What do you do during a concert when the person in front of you starts mailing on their Blackberry?
I had this dilemma last night at the Wigmore Hall watching Nikolaj Znaider. When the music got quiet, in the slow movements of the Poulenc Sonata and Beethoven Sonata no.3 for example, she would sneak it out and start texting away.
I went through several stages. At first I was distracted by the mega-watt light. Then I began to consider how a shiny bright technological object is alien to the warm old-fashioned ambience of the Wigmore and I started to feel incensed. Anyone who tries to contact someone outside this intimate space, and beyond the connection that the player is creating with his audience, is in some way violating the implicit contract between audience members, and with the performer. They’re saying that they don’t really want to be there, and that their needs are more important than those of anyone else around them.
And that made me quite angry. So I glared at her. Or rather at the back of her head, although I could see the corner of her eyes, so I imagined she could see me in her peripheral vision. But that didn’t work, so I started to think of what to say to her. How to put it? Sweetly: ‘I’m really sorry, but do you mind not doing that as the light is so bright?’ Angrily: ‘Do you know it’s rude and distracting so will you switch it off.’ Pragmatically: ‘They do ask you to switch off phones, you know?’ Or bitterly: ‘Why bother coming to a concert if you clearly can’t even be bothered to try to enjoy it?’ But the more I chewed this over the more angry I got so I started worrying that whatever I said would just come out as obnoxious. So that made me angry with myself for not being able to deal with these situations decisively, firmly and lightly.
And then the anger turned to guilt. What if this was her first night out with her husband in years and she was contacting the babysitter in an emergency? What if her mother was in hospital and she was getting progress updates from her family? Maybe it really was important for her.
So I started to wonder if this was my problem. Was I being easily distracted? Am I not able to concentrate any more? Has my brain been addled by the constant distractions of the internet and mobile phone? My thoughts often do wander in concerts and always have done, but it’s never bothered me – I often wonder if the problem with classical music is that people think that that’s not allowed to happen. However my thoughts usually remain generally focused in the direction of the player and the music and the performance. By now I must have spent a large proportion of the first half of the concert thinking about the woman in front of me and her blasted Blackberry, when one of my favourite violinists in the whole wide world is on stage.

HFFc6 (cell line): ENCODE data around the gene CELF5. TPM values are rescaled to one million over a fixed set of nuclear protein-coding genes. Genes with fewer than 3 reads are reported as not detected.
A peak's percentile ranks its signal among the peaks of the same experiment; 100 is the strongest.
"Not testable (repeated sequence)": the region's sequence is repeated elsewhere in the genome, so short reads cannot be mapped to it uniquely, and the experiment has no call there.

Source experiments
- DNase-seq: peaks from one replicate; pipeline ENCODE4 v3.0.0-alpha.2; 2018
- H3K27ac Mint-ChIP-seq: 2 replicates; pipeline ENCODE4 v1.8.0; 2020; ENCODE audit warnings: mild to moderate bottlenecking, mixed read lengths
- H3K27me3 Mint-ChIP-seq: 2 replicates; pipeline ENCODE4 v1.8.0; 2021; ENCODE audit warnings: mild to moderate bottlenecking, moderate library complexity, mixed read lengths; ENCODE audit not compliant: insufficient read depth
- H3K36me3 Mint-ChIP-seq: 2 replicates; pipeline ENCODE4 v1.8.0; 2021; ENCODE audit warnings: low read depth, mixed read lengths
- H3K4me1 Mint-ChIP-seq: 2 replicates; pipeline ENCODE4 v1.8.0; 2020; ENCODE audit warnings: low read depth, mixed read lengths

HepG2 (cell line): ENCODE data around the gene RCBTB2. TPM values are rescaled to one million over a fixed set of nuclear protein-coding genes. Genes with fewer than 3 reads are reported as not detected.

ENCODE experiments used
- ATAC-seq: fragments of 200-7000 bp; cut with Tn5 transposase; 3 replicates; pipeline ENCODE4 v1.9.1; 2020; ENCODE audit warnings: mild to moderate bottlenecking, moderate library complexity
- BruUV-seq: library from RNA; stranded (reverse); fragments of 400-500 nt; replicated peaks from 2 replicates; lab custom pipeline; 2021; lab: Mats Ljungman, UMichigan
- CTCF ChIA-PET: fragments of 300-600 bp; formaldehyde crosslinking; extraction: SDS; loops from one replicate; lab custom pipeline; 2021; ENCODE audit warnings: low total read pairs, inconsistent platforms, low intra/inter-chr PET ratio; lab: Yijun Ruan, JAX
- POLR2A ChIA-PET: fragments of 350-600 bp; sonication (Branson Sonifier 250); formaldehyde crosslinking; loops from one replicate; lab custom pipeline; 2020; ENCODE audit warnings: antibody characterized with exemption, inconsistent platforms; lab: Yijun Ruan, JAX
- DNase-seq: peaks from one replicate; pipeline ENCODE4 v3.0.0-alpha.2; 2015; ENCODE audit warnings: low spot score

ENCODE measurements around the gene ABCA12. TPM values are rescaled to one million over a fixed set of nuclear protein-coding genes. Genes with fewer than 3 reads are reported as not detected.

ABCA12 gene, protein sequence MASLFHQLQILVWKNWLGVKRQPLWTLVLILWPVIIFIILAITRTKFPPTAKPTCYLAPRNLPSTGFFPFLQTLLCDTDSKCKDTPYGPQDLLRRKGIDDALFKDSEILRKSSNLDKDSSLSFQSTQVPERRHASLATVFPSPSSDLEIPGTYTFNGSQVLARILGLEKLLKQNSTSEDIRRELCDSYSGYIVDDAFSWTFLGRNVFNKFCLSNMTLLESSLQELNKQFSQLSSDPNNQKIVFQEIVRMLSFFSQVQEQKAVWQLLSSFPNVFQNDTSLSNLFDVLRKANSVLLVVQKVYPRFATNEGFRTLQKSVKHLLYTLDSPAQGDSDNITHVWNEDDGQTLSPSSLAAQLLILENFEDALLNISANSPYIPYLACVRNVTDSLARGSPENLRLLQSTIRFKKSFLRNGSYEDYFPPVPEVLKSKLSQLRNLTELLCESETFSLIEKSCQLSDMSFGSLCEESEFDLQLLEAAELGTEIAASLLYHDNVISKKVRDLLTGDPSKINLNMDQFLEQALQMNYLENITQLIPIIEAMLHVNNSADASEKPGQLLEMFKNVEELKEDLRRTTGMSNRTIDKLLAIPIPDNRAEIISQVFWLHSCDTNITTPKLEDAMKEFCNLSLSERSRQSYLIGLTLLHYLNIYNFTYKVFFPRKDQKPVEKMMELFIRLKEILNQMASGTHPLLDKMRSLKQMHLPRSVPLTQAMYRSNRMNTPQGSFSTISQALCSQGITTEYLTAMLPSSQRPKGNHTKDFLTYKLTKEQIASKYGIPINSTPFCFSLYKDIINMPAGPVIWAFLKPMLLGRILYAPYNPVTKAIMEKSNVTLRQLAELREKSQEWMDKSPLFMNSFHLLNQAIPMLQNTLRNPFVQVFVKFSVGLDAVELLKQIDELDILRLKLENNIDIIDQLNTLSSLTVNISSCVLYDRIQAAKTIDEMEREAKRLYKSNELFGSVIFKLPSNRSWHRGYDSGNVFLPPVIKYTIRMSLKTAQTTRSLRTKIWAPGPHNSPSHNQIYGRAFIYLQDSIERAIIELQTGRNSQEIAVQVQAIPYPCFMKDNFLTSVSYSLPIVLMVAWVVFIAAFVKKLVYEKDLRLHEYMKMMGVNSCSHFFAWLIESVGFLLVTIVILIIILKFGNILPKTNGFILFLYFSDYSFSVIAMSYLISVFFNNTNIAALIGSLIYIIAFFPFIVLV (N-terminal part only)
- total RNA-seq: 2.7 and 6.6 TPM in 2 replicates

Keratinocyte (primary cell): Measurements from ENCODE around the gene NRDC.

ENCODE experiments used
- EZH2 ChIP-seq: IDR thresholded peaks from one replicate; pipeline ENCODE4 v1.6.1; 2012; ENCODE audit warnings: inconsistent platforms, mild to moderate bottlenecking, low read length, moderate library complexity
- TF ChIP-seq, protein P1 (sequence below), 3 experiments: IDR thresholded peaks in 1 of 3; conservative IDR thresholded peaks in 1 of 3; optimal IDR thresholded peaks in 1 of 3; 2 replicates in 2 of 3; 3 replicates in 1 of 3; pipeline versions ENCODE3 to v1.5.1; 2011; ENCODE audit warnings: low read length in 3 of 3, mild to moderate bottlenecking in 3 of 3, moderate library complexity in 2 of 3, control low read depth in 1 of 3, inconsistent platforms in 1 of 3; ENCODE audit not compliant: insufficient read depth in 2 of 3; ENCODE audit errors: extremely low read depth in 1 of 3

And then the most heinous thought enters my mind. Is it his fault? The lady on her Blackberry, and me fretting about the lady on her Blackberry – would we be doing so if we were truly riveted to his performance? It’s true that the dynamic with the pianist is a little lacklustre, but Znaider’s playing is faultless, as ever: tonally rich, thoughtful and beautifully drawn. So I put that thought out of my mind and come back to the reality that many people – even middle-aged, middle-class ones, as this lady was – just don’t get classical music. What’s worse is that they aren’t even willing to try. And this thought led me to feel a bit sorry for her. By which time it was the interval, which came as a huge relief.
Did I say anything to her? Reader, I chickened out. But my anger daggers or her peripheral vision must have worked as in the second half her bag, containing her phone, was on the floor throughout and I was free to relax and enjoy the show.
Well, nearly. At the end people started leaving the hall during Znaider’s first bow, and by the time he finally succumbed to doing an encore, a good many of the back rows were empty. But don’t get me started on that subject…